The pay package is tied to the value of the company's stock as well as revenue and earnings targets. If Tesla's stock never rises above $100 billion, Musk will get nothing for a decade's work as Tesla's CEO (aside from increases in the value of the stock he already has). If the stock reaches a value of $100 billion—and the company either achieves revenues of $20 billion or earnings of $1.5 billion—Musk will get 1 percent of the company's stock, an award worth $1 billion.

Things get a lot more generous from there. If the stock rises to $150 billion (and Musk reaches another revenue or profit target), Musk gets another 1 percent of the stock, which will be worth $1.5 billion. That pattern continues in $50 billion increments until Tesla's stock rises above $650 billion—at which point Musk will get a stock award worth $6.5 billion. Musk's stock awards will total $45 billion if he hits all 12 milestones.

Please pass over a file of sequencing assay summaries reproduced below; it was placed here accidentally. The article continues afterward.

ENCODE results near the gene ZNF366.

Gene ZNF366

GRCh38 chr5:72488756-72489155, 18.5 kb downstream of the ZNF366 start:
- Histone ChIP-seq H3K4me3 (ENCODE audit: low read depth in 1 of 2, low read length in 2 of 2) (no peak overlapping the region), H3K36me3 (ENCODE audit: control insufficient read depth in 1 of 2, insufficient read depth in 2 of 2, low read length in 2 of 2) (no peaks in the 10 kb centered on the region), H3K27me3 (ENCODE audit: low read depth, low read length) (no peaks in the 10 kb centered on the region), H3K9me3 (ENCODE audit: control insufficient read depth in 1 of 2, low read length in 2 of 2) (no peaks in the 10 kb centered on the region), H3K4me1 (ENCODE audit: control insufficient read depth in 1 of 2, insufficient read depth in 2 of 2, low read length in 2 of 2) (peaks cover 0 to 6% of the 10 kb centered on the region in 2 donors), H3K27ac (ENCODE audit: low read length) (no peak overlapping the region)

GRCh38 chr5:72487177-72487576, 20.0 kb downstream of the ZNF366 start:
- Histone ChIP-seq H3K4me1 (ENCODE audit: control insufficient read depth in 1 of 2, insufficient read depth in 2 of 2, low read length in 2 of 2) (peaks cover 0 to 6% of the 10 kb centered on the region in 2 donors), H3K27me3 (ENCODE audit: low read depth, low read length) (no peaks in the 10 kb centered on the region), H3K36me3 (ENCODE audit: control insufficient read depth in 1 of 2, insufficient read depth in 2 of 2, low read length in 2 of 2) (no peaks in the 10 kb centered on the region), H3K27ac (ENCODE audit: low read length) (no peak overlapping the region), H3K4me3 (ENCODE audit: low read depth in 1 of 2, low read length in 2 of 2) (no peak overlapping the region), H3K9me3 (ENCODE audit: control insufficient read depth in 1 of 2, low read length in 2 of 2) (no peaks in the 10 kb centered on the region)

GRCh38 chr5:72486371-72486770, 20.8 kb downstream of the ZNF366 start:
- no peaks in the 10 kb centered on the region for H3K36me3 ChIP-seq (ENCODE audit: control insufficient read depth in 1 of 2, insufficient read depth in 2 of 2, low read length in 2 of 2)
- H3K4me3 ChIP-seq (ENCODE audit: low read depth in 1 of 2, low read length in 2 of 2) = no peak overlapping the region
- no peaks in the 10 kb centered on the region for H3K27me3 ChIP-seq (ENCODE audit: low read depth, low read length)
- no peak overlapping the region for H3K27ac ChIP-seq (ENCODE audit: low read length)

Read 5 remaining paragraphs | Comments

Twitter's Anthony Noto leaves to join SoFi

BBC Technology News - 1 hour 22 min ago
The company's chief operating officer, Anthony Noto, joins social lender SoFi as chief executive.

Apple HomePod coming on Feb. 9, preorders open on Friday - CNET

cNET.com - News - 1 hour 27 min ago
Apple's smart speaker will be available for preorder from Friday Jan. 26.

Firefox update kicks graphics speed up a notch - CNET

cNET.com - News - 1 hour 30 min ago
Graphics get faster in Firefox 58. Also new: better support for when you're on the mobile web.

Facebook invents new unit of time called a flick

BBC Technology News - 1 hour 31 min ago
The flick is the smallest unit of time larger than a nanosecond.

Apple’s Siri-equipped HomePod comes to your home on February 9

Ars Technica - 1 hour 38 min ago

Enlarge (credit: Apple)